Shadower Imogen: Hoping to detect the perfect book!

This post has been submitted by Imogen Bowen, a year ten pupil at Shelley College and an avid CKG shadower in  judge Alison Brumwell’s region.

I’ve been involved in Carnegie Shadowing since year 7 when I joined the Scissett Middle School Book Group. We followed a haphazard system where everyone read whichever books they wanted and somehow we all managed to have conversations about each book we had read. In both my years involved with this group, none of our favourite titles actually won, but here’s hoping that this time I might be a bit better at detecting the perfect book!

I’m now a year ten pupil at Shelley College and regrettably, juggling revision and homework has had me reading a lot less than I would like. However, our book group have finally been provided with numerous copies of the shortlisted books this year and we are all keen to start reading! At the minute I am reading The Wall by William Sutcliffe and enjoying it more than I originally thought I would (always a pleasant surprise), and my eyes are set on The Bunker Diary for my next read.

As I said, I’ve been short on reading time so had little chance to read many of the originally shortlisted books when they were announced. I had already read and thoroughly enjoyed Ketchup Clouds by Annabelle Pitcher, but was new to the novel All The Truth That’s In Me which was also on the longlist. I can safely say it is one of the best books for young adults that I’ve read in a while and easily surpassed any of my expectations. So far, for me, it’s the one I’m betting on to win, but there’s still time and 7 more books before I can safely say it is, The One. My only criticism was that the paperback cover is a much worse representation of the powerful story it is and for me (a self-proclaimed book-cover-judger) this is a VERY big deal.

Despite some mild disappointment over Ketchup Clouds not making the shortlist and one of my favourite authors, Maggie Steifvater, not making it past the nominations, I think this year’s Carnegie Medal Shortlist is a fair representation of plenty of genres and styles, some of which I wouldn’t normally read.”

Imogen Bowen

Imogen..

Find out more about:

the CKG 2014 judges
the 2014 Carnegie & Kate Greenaway Children’s Book Awards
the shadowing scheme
our latest news on Twitter.

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My visit to BBG Academy

Alison Brumwell is a librarian for Booksplus, Leeds and Director of the Morley Literature Festival. She blogs here about her role as a judge for the 2014 Carnegie & Kate Greenaway Children’s Book Awards.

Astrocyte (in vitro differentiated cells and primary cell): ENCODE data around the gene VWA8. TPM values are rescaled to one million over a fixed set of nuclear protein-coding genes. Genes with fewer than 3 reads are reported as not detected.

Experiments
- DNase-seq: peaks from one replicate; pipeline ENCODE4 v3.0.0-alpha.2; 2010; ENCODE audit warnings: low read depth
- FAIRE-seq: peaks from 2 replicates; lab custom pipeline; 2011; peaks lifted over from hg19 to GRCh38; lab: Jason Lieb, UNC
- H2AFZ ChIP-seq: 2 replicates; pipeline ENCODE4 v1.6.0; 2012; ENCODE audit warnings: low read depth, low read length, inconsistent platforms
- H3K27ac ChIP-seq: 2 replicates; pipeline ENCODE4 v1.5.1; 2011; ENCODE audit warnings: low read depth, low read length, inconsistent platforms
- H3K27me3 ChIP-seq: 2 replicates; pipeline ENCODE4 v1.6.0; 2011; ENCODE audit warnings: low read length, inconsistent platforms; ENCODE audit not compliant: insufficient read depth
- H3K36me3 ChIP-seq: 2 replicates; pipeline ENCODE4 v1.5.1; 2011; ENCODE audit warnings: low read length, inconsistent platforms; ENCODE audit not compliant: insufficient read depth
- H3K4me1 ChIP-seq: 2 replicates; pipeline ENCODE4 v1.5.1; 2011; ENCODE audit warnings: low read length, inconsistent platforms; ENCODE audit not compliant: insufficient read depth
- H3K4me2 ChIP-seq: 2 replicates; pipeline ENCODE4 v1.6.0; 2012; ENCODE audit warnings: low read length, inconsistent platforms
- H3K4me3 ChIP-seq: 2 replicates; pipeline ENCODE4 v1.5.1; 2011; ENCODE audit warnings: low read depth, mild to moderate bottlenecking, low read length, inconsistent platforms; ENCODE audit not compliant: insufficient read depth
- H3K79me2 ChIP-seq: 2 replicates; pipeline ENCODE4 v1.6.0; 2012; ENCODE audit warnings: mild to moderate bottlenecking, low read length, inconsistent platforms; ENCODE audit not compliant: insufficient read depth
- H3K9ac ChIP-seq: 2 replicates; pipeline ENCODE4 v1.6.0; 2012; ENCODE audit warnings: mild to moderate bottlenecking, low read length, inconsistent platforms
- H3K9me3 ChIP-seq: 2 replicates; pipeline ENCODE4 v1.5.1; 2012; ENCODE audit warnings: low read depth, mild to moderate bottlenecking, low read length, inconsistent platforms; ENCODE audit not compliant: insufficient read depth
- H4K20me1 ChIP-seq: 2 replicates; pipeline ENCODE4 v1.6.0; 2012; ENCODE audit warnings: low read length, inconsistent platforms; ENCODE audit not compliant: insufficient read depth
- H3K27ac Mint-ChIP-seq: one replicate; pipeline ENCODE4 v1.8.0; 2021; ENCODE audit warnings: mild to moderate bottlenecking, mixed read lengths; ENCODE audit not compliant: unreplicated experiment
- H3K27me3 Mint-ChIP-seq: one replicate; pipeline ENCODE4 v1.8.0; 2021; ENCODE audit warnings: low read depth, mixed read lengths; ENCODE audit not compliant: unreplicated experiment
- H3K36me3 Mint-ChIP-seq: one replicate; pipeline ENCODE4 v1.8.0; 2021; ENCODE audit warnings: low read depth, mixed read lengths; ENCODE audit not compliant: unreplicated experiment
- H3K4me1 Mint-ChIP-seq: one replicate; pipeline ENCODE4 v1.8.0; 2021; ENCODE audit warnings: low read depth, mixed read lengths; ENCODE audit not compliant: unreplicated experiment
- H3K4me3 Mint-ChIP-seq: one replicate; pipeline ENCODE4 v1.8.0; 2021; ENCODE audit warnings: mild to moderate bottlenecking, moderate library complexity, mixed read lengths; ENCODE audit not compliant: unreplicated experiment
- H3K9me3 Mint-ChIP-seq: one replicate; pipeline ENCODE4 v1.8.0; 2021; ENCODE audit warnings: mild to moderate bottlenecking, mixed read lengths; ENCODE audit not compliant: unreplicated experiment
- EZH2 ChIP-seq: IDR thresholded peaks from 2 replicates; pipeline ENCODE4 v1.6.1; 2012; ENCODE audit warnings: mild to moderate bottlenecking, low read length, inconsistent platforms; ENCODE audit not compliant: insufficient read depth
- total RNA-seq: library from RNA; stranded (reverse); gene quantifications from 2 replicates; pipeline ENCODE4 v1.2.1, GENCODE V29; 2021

I have already tweeted about my invitation to visit BBG Academy and their Carnegie shadowing group. We met Alison Brumwelllast Thursday and wow! What a group of articulate and lovely Year Seven pupils (led, very expertly, by LRC Manager Karen McKirgan). The 2014 shadowing group is all-girl: Alice, Iara, Natalia, Orla, Sophie and Alicia. We had quite a lively discussion about whether a plot-driven or character-driven novel is more memorable. They all voted for character-driven novels, so well-done girls! A whizzy, innovative ‘Dan Brown’ plot is great, but reading a plot-driven novel is a bit like eating a bag of Maltesers. Reading the Carnegie short-listed titles is like slowly consuming a hand-dipped truffle; if you take the time to savour each word you are rewarded with a memorable experience. And if you want to know what the BBG Academy Carnegie shadowing group read and recommend, here is their list of titles:

Entangled – Cat Clarke

A Sea of Stars – Kate Maryon

A Spoonful of Jam – Michelle Magorian

Looking for Alaska – John Green

Ketchup Clouds – Annabel Pitcher

Sorrowline – Niel Bushnell

Violet Wings – Victoria Hanley

Mr. Stink – David Walliams

Try reading one this summer!

 

Find out more about:

the other judges
the 2014 Carnegie & Kate Greenaway Children’s Book Awards
the shadowing scheme
our latest news on Twitter.

 

My life…A reading marathon!

Sophie Hawkey-Edwards is Senior learning and development officer in West Dunbartonshire libraries and museums, Scotland.  She blogs here about her role as a CKG 2014 judge.  

Sophie Hawkey Edwards

Sophie Hawkey-Edwards